When you were beginning, did you ever doubt it might work? If so, how did you handle that? 


Who is the only entrepreneur to be your most excellent example and thought? Why?

Fred Smith, the founding father of FedEx, invented the overnight package enterprise. In 1981, no one had any idea that anyone might pay $12 for a package deal to be added the following day, while you may do it for 7 cents 3 or 4 days later.

But Fred turned prescient and noticed the huge boom of postal traffic in a system (USPS) ready to handle the exponential growth of scale we saw within the Seventies. The Post Office is constitutionally mandated to deliver mail at subsidized rates to the population.

However, elevating costs (the stamp fee) became politically touchy, so they couldn’t compete until ten years later when the consolidators had taken the market.

What has been your most gratifying moment in the enterprise?  

It became my first huge M&A deal. This concerned the acquisition of the Australian aircraft leasing agency Allco Aviation.

We later rebranded it as Hong Kong Aviation Capital. It became the first deal I had finished of this value and remains a first-rate memory. 

What impact do you think the warfare in Ukraine may have on China, particularly concerning their attention to Taiwan?

Before the Ukraine War, this topic bothered me substantially. However, I am now more optimistic that China will tread extra carefully, given the certainty of sanctions that might be imposed after a Taiwan invasion similar to the ones on Russia.

Sanctions for China may be a long way more devastating than for Russia. Russia’s exports are commodities like oil, iron/metal, treasured metals, etc., which, despite sanctions, may be traded albeit with discounts.

On the other hand, China is client and enterprise-associated, and sanctions may have an overwhelmingly bad effect on employment. Which, in turn, can be an existential threat to their authorities, so I assume the independence of Ukraine is essential.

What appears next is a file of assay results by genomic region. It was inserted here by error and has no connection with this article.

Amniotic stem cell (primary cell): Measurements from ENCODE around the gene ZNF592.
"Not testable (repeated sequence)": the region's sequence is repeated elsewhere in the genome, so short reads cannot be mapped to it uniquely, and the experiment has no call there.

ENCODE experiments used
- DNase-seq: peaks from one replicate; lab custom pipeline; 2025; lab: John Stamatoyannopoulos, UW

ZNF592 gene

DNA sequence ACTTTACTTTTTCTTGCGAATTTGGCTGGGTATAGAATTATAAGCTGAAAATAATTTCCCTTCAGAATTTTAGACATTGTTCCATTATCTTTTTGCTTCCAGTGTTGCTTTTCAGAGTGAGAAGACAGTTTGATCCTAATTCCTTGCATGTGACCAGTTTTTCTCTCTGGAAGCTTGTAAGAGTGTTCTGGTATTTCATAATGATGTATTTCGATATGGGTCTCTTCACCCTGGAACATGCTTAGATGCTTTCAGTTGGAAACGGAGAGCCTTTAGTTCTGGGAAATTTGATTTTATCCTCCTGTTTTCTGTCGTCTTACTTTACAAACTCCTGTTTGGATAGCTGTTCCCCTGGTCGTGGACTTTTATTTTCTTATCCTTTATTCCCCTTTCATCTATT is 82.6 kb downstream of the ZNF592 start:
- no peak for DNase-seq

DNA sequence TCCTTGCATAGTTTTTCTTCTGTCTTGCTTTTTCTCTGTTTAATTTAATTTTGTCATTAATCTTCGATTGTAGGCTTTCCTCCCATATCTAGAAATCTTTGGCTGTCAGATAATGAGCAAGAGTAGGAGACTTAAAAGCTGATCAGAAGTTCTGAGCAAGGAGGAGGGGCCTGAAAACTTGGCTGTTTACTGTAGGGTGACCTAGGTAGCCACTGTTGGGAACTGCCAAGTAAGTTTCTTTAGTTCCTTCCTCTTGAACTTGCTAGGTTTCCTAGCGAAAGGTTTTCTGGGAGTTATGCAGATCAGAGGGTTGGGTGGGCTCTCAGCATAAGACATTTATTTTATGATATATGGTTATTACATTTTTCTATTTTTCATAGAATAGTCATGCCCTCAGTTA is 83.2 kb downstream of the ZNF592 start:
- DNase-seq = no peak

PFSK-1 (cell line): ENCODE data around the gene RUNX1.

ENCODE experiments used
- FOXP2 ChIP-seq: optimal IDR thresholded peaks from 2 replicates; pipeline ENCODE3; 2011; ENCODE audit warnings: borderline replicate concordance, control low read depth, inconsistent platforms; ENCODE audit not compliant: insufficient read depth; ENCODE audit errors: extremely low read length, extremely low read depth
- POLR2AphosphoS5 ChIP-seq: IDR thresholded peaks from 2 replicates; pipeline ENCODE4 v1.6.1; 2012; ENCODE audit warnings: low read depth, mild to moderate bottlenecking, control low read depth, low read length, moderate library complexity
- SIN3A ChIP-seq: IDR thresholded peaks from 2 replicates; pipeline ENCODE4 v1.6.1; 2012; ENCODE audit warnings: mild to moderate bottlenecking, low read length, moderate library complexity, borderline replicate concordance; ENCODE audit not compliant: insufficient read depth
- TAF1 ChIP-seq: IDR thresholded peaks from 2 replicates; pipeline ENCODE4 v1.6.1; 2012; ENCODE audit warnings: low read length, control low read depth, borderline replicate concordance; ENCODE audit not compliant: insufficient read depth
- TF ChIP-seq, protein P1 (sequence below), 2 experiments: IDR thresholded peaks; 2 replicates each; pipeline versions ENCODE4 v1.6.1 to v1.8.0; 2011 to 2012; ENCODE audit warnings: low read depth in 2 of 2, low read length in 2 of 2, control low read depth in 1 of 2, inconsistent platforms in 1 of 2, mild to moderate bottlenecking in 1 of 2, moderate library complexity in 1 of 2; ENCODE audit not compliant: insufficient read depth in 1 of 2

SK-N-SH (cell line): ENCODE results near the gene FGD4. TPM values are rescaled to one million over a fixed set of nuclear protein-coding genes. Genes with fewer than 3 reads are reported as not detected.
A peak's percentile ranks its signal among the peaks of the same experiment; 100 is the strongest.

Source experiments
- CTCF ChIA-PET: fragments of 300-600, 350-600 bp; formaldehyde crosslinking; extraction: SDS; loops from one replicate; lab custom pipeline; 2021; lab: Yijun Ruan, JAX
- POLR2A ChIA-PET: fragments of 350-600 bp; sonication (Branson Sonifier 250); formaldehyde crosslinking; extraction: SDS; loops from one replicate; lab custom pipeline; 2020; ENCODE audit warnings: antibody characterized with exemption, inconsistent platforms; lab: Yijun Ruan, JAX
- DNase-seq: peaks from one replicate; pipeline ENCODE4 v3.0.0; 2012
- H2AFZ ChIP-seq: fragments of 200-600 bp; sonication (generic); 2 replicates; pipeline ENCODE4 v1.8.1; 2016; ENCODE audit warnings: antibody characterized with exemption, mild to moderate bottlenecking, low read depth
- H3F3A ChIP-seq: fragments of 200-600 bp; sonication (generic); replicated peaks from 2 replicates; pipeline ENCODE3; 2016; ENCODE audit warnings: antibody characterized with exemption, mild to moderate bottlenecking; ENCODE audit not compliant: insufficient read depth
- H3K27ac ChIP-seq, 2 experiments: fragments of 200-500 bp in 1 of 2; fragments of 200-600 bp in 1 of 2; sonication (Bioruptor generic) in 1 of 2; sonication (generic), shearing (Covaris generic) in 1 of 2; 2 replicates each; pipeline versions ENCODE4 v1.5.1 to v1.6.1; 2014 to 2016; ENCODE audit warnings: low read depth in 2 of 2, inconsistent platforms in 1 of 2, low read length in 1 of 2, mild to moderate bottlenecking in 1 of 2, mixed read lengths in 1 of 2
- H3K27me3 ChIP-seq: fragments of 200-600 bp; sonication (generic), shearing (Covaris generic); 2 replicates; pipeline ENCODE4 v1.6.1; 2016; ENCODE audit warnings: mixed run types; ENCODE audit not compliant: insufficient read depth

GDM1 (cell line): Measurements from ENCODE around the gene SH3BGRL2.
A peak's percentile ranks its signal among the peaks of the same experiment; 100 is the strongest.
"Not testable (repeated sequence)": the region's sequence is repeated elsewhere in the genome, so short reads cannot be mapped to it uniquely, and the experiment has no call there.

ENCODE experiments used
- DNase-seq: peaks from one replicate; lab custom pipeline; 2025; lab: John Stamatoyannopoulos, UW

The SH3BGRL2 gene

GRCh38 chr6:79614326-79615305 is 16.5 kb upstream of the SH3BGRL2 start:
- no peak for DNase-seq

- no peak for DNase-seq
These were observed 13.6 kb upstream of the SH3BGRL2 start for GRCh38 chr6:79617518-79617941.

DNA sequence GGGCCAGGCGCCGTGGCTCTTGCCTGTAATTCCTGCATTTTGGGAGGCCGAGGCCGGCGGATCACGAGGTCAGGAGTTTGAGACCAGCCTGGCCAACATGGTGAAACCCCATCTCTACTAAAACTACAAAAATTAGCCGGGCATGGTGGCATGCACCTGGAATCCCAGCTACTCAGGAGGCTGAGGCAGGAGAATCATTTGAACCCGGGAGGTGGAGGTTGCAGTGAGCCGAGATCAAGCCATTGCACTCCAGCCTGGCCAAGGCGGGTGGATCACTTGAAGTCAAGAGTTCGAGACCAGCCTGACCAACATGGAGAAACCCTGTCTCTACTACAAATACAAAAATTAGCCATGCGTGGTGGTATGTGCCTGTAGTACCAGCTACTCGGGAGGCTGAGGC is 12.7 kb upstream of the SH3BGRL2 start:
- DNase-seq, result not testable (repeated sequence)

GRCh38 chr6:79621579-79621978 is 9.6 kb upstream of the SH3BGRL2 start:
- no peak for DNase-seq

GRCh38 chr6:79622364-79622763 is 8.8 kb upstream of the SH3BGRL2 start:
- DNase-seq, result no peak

Can China assist Russia in averting sanctions? If so, how will they possibly do so? 

They absolutely can, and they are. Russia’s maximum fungible commodities, like oil and gasoline, may be sanctioned with the aid of the U.S. And E.U., but China will find a way to buy.

How do you notice the future of far-flung operating and remote getting-to-know affecting your business? 

Remote work is a contemporary model of the hard work union movement where employees demand certain rights that they didn’t have before.

This is not one of a kind from other negotiations, but reimbursement must be connected to productiveness. If you work from home for your pajamas as efficiently as within the office, prove it. 

I agree that enterprise is executed through human beings interacting, now not two-time period sheets speaking to each other in cyberspace.

We aren’t in a zero-sum game here where the enterprise profits/loses what the employee loses/gains. Outcomes will be predetermined if people do not meet a man or woman. And that isn’t very pleasant for productiveness. 

What does the future hold for your commercial enterprise?  

I am seeking to leave most of my groups, and the following section of my life will most often involve philanthropy and public service.

What’s one trend that excites you? 

Moving closer to non-fossil fuel energy will do wonders for saving the planet. Perversely, the Ukraine disaster may additionally become a catalyst and blessing for a faster flow toward renewable energy.

What human beings have influenced your questioning and might be of hobby to others? 

The first is Sir Garfield Sobers, my childhood cricket hero, who taught me the importance of willpower, teamwork, common sense, and humility.

I’m also quite inspired by tech marketers who have unconventional concepts, including Elon Musk, Steve Jobs, Bill Gates, and Mark Zuckerberg.


Enterprenuer is a social interview and story publishing platform for entrepreneurs, founders, businessmen, businesswomen, startups, and anyone who inspires people globally.